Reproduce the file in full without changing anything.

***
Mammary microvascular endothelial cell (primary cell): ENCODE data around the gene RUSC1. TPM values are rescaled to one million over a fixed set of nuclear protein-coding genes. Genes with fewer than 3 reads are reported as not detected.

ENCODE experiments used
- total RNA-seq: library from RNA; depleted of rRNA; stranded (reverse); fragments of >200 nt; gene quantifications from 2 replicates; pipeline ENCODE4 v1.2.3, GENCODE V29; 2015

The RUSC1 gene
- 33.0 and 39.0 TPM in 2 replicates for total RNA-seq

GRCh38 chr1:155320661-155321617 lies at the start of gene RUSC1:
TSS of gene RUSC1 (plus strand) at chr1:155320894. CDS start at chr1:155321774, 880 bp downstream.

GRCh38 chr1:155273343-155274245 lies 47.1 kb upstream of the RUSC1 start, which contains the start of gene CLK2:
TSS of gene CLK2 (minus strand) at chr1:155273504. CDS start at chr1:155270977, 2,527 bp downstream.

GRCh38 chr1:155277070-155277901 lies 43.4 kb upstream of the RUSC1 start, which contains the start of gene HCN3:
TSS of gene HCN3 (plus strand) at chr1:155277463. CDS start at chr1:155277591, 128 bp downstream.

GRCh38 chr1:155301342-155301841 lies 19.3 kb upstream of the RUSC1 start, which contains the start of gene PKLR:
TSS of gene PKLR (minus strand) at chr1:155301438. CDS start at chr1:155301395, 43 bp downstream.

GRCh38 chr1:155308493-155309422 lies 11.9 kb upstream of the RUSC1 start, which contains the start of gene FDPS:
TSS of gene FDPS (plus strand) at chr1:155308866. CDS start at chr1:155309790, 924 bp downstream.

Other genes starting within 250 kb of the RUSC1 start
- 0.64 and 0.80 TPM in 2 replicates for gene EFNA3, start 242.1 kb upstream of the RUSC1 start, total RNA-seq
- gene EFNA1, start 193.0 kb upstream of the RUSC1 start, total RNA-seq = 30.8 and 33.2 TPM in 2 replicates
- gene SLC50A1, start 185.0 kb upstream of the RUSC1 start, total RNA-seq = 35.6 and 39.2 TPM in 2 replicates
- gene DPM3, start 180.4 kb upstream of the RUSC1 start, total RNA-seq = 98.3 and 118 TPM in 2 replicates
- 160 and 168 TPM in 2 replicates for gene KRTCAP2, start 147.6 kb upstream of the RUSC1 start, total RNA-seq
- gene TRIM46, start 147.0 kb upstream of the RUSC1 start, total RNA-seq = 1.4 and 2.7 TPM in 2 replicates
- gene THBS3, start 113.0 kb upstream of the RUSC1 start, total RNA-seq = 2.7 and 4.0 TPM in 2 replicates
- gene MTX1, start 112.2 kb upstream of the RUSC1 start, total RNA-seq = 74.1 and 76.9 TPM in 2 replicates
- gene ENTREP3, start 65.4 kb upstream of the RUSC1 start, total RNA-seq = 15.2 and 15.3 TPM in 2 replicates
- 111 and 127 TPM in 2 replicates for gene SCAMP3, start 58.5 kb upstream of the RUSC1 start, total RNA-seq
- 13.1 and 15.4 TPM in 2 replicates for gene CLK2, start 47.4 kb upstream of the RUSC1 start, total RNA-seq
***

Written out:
Mammary microvascular endothelial cell (primary cell): ENCODE data around the gene RUSC1. TPM values are rescaled to one million over a fixed set of nuclear protein-coding genes. Genes with fewer than 3 reads are reported as not detected.

ENCODE experiments used
- total RNA-seq: library from RNA; depleted of rRNA; stranded (reverse); fragments of >200 nt; gene quantifications from 2 replicates; pipeline ENCODE4 v1.2.3, GENCODE V29; 2015

The RUSC1 gene
- 33.0 and 39.0 TPM in 2 replicates for total RNA-seq

GRCh38 chr1:155320661-155321617 lies at the start of gene RUSC1:
TSS of gene RUSC1 (plus strand) at chr1:155320894. CDS start at chr1:155321774, 880 bp downstream.

GRCh38 chr1:155273343-155274245 lies 47.1 kb upstream of the RUSC1 start, which contains the start of gene CLK2:
TSS of gene CLK2 (minus strand) at chr1:155273504. CDS start at chr1:155270977, 2,527 bp downstream.

GRCh38 chr1:155277070-155277901 lies 43.4 kb upstream of the RUSC1 start, which contains the start of gene HCN3:
TSS of gene HCN3 (plus strand) at chr1:155277463. CDS start at chr1:155277591, 128 bp downstream.

GRCh38 chr1:155301342-155301841 lies 19.3 kb upstream of the RUSC1 start, which contains the start of gene PKLR:
TSS of gene PKLR (minus strand) at chr1:155301438. CDS start at chr1:155301395, 43 bp downstream.

GRCh38 chr1:155308493-155309422 lies 11.9 kb upstream of the RUSC1 start, which contains the start of gene FDPS:
TSS of gene FDPS (plus strand) at chr1:155308866. CDS start at chr1:155309790, 924 bp downstream.

Other genes starting within 250 kb of the RUSC1 start
- 0.64 and 0.80 TPM in 2 replicates for gene EFNA3, start 242.1 kb upstream of the RUSC1 start, total RNA-seq
- gene EFNA1, start 193.0 kb upstream of the RUSC1 start, total RNA-seq = 30.8 and 33.2 TPM in 2 replicates
- gene SLC50A1, start 185.0 kb upstream of the RUSC1 start, total RNA-seq = 35.6 and 39.2 TPM in 2 replicates
- gene DPM3, start 180.4 kb upstream of the RUSC1 start, total RNA-seq = 98.3 and 118 TPM in 2 replicates
- 160 and 168 TPM in 2 replicates for gene KRTCAP2, start 147.6 kb upstream of the RUSC1 start, total RNA-seq
- gene TRIM46, start 147.0 kb upstream of the RUSC1 start, total RNA-seq = 1.4 and 2.7 TPM in 2 replicates
- gene THBS3, start 113.0 kb upstream of the RUSC1 start, total RNA-seq = 2.7 and 4.0 TPM in 2 replicates
- gene MTX1, start 112.2 kb upstream of the RUSC1 start, total RNA-seq = 74.1 and 76.9 TPM in 2 replicates
- gene ENTREP3, start 65.4 kb upstream of the RUSC1 start, total RNA-seq = 15.2 and 15.3 TPM in 2 replicates
- 111 and 127 TPM in 2 replicates for gene SCAMP3, start 58.5 kb upstream of the RUSC1 start, total RNA-seq
- 13.1 and 15.4 TPM in 2 replicates for gene CLK2, start 47.4 kb upstream of the RUSC1 start, total RNA-seq